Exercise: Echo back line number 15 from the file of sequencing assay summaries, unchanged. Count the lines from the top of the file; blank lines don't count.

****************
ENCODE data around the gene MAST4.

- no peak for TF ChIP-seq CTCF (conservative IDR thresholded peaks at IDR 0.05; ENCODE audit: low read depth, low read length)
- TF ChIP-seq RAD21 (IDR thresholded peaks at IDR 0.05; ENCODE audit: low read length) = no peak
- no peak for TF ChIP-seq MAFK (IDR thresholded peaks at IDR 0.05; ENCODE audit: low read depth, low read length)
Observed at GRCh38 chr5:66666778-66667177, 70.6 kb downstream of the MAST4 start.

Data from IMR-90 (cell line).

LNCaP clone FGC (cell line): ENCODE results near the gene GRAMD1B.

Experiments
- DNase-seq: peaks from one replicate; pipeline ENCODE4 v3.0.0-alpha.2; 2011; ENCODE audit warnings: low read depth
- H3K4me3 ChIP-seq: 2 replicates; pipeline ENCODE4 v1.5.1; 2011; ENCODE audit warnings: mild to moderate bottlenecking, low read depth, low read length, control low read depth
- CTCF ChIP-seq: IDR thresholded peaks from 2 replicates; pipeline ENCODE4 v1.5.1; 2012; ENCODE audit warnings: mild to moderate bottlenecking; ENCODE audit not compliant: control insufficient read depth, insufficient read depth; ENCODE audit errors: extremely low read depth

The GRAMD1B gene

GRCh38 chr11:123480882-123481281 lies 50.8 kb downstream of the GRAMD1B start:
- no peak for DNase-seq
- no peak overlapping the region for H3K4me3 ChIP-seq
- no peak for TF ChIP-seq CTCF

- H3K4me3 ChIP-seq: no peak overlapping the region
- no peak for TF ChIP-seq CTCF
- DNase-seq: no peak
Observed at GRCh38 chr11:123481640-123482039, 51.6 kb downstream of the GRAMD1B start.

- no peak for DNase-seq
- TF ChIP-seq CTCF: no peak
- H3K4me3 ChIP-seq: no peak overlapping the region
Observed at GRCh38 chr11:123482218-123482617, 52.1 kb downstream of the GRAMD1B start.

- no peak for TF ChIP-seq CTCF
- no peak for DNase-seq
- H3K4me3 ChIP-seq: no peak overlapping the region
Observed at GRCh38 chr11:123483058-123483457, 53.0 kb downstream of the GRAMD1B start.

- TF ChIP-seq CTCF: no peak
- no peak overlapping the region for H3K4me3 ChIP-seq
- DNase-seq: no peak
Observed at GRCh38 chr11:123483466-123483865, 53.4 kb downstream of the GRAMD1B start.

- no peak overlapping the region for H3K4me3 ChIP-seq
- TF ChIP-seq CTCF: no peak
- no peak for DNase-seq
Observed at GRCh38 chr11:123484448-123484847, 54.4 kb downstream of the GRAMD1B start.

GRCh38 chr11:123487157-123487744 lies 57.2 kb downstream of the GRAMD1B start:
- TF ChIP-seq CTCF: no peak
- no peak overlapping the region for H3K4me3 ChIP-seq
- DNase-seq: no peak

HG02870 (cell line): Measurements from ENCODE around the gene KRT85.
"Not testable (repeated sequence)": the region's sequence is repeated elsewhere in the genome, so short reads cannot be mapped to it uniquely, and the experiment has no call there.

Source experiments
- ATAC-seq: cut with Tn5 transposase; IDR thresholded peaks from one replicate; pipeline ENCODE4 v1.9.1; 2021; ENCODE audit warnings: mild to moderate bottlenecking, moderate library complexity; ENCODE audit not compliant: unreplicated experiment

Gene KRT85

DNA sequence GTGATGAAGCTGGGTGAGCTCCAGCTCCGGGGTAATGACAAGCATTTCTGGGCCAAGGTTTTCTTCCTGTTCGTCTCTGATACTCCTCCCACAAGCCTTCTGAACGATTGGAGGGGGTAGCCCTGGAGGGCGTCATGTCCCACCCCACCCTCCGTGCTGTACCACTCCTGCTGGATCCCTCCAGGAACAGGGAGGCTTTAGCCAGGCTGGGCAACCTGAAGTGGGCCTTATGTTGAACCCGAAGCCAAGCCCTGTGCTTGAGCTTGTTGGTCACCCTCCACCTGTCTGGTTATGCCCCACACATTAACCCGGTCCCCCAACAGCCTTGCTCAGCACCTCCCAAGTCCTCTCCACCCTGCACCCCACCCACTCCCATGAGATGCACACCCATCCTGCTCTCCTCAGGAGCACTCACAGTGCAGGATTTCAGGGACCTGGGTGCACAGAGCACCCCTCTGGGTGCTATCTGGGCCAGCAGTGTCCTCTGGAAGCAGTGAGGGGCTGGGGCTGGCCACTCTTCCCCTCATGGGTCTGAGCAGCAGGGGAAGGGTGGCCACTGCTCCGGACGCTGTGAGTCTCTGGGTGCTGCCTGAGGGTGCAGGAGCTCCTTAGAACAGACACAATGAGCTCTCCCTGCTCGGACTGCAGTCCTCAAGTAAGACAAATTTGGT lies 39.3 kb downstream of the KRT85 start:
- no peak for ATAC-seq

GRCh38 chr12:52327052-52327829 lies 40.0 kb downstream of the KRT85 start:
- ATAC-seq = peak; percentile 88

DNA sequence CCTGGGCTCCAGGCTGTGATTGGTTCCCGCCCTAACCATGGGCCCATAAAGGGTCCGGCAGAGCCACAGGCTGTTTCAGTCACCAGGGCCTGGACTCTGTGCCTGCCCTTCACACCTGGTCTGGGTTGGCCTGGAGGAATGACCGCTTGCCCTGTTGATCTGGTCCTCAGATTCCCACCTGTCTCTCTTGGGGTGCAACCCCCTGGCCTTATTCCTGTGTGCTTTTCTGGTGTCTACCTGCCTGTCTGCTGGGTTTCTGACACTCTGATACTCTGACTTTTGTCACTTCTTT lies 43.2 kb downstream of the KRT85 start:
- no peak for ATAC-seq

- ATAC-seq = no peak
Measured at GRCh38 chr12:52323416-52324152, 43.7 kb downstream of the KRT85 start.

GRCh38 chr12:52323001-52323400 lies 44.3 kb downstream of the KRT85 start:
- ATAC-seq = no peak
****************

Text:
- no peak overlapping the region for H3K4me3 ChIP-seq